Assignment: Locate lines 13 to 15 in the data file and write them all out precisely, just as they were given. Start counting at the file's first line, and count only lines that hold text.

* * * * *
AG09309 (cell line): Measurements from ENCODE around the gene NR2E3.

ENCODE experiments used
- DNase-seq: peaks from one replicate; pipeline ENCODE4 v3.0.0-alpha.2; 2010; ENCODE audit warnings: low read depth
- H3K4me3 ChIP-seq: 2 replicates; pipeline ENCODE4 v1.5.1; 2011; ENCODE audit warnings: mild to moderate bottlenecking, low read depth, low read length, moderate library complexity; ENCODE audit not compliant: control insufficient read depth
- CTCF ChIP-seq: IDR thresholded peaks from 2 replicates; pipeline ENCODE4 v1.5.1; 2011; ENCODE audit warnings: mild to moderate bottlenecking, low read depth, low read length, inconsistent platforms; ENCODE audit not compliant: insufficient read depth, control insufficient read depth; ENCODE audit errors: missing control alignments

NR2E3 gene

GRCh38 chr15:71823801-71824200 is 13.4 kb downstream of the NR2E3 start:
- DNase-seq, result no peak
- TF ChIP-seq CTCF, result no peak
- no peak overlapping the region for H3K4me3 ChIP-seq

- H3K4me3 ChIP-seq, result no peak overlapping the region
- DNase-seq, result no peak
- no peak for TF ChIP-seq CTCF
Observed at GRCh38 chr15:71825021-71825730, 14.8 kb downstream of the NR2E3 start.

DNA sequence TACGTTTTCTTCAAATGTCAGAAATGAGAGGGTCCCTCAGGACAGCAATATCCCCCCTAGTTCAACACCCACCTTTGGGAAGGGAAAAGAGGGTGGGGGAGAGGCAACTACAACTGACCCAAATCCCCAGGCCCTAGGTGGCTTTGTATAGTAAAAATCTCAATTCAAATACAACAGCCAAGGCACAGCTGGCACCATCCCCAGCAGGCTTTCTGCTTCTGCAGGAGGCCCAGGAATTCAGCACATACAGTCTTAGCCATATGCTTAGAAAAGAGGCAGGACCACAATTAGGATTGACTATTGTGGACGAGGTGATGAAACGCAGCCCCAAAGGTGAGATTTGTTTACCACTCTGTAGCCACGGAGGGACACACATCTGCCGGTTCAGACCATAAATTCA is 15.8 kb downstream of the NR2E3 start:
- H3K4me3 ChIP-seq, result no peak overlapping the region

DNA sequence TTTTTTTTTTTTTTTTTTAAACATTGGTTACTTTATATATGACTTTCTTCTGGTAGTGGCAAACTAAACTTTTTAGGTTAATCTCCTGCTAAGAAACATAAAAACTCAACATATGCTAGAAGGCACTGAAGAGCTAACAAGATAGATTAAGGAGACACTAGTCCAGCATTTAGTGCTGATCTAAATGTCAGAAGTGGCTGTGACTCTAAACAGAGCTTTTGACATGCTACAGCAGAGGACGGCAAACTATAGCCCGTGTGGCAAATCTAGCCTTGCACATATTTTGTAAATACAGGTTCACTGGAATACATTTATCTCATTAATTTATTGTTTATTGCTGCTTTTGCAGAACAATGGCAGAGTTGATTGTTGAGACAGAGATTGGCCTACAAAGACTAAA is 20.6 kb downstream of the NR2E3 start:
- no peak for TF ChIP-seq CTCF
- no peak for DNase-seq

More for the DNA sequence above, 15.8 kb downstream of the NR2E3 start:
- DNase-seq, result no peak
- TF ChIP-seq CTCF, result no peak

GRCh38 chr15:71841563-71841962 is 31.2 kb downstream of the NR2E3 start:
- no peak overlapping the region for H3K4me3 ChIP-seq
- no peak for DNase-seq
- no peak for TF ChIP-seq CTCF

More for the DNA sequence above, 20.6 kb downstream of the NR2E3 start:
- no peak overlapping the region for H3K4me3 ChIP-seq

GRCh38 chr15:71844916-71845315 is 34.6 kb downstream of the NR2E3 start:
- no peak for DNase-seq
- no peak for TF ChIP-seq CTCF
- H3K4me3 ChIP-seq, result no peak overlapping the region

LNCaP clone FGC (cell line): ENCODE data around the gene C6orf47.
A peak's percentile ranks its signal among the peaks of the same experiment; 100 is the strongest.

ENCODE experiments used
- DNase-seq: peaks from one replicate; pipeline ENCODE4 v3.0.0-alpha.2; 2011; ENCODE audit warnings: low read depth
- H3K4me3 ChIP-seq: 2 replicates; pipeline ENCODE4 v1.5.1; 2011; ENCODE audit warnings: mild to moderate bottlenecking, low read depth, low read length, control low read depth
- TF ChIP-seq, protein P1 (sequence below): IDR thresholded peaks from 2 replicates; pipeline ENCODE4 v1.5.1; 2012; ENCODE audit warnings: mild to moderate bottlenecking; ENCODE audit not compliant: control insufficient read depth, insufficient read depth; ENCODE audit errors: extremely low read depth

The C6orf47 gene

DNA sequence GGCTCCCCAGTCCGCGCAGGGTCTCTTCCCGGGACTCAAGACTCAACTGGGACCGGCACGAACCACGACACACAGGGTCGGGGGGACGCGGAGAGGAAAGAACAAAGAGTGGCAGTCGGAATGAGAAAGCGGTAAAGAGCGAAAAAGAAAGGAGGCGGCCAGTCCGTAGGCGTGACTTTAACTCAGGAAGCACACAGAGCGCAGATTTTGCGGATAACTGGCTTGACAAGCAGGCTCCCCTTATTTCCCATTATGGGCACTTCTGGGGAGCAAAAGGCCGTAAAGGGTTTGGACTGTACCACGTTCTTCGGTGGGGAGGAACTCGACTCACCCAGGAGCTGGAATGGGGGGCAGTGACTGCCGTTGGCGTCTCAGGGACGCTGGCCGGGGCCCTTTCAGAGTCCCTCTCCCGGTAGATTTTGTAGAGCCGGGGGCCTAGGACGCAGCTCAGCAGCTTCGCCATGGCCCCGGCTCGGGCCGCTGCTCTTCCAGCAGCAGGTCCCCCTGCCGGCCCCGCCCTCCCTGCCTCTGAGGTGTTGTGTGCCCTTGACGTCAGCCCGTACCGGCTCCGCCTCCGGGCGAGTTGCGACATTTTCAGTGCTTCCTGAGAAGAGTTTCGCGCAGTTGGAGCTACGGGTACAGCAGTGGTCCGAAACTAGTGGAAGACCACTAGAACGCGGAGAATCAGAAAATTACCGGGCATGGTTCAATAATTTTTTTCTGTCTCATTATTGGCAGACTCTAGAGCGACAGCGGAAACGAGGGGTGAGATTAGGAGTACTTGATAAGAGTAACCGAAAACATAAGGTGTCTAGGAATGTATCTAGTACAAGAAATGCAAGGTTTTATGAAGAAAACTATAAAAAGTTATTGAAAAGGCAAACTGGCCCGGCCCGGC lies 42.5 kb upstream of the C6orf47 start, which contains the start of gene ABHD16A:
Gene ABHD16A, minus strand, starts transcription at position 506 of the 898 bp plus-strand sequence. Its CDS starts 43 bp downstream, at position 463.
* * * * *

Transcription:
- no peak for TF ChIP-seq CTCF
Observed at GRCh38 chr15:71825021-71825730, 14.8 kb downstream of the NR2E3 start.

DNA sequence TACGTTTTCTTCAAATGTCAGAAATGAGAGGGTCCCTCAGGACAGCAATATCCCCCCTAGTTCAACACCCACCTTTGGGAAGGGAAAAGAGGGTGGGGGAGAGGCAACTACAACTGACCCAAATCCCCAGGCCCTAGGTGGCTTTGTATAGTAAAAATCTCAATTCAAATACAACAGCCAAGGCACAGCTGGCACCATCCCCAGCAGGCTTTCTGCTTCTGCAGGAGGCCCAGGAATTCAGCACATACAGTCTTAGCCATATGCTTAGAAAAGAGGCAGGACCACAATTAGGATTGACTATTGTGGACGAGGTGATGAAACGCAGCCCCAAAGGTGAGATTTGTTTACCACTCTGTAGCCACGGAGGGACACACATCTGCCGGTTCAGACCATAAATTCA is 15.8 kb downstream of the NR2E3 start: